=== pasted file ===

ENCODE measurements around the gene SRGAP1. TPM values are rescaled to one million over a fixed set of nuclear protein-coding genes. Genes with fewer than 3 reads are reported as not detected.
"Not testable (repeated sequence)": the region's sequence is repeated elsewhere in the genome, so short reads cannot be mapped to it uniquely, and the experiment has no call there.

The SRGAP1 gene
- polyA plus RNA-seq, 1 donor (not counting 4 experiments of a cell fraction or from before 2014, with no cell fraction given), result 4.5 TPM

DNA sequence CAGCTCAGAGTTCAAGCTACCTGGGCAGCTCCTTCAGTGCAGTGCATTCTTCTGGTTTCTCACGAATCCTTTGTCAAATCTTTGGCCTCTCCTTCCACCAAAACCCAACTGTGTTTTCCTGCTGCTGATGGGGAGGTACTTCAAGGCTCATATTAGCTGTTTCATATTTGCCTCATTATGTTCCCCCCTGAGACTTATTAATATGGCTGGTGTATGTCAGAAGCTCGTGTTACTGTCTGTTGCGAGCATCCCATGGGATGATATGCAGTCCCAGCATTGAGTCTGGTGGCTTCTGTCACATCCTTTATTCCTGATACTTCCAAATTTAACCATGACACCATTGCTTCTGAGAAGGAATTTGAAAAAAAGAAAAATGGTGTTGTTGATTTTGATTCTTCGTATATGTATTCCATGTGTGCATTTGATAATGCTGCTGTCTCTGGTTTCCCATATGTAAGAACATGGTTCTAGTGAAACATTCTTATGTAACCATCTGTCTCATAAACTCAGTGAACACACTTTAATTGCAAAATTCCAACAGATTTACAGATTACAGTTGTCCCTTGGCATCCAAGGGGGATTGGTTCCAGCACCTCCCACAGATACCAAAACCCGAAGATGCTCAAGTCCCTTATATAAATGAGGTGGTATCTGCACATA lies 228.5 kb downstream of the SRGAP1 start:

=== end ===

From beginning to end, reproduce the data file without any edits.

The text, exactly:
ENCODE measurements around the gene SRGAP1. TPM values are rescaled to one million over a fixed set of nuclear protein-coding genes. Genes with fewer than 3 reads are reported as not detected.
"Not testable (repeated sequence)": the region's sequence is repeated elsewhere in the genome, so short reads cannot be mapped to it uniquely, and the experiment has no call there.

The SRGAP1 gene
- polyA plus RNA-seq, 1 donor (not counting 4 experiments of a cell fraction or from before 2014, with no cell fraction given), result 4.5 TPM

DNA sequence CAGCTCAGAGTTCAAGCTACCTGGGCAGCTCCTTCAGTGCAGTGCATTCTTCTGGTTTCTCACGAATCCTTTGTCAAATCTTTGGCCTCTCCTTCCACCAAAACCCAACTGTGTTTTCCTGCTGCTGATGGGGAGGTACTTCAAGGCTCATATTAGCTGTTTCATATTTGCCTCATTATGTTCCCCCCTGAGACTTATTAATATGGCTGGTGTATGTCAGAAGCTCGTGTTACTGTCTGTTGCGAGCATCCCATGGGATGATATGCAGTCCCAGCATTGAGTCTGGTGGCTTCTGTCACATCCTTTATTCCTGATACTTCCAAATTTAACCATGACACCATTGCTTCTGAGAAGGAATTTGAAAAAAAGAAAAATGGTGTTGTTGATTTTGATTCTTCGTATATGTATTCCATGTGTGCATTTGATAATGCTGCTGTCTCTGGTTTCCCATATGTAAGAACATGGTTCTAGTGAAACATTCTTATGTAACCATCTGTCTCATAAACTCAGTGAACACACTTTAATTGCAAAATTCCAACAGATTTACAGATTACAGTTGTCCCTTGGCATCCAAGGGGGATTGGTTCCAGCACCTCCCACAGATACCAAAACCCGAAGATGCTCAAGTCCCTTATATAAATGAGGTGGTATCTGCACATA lies 228.5 kb downstream of the SRGAP1 start: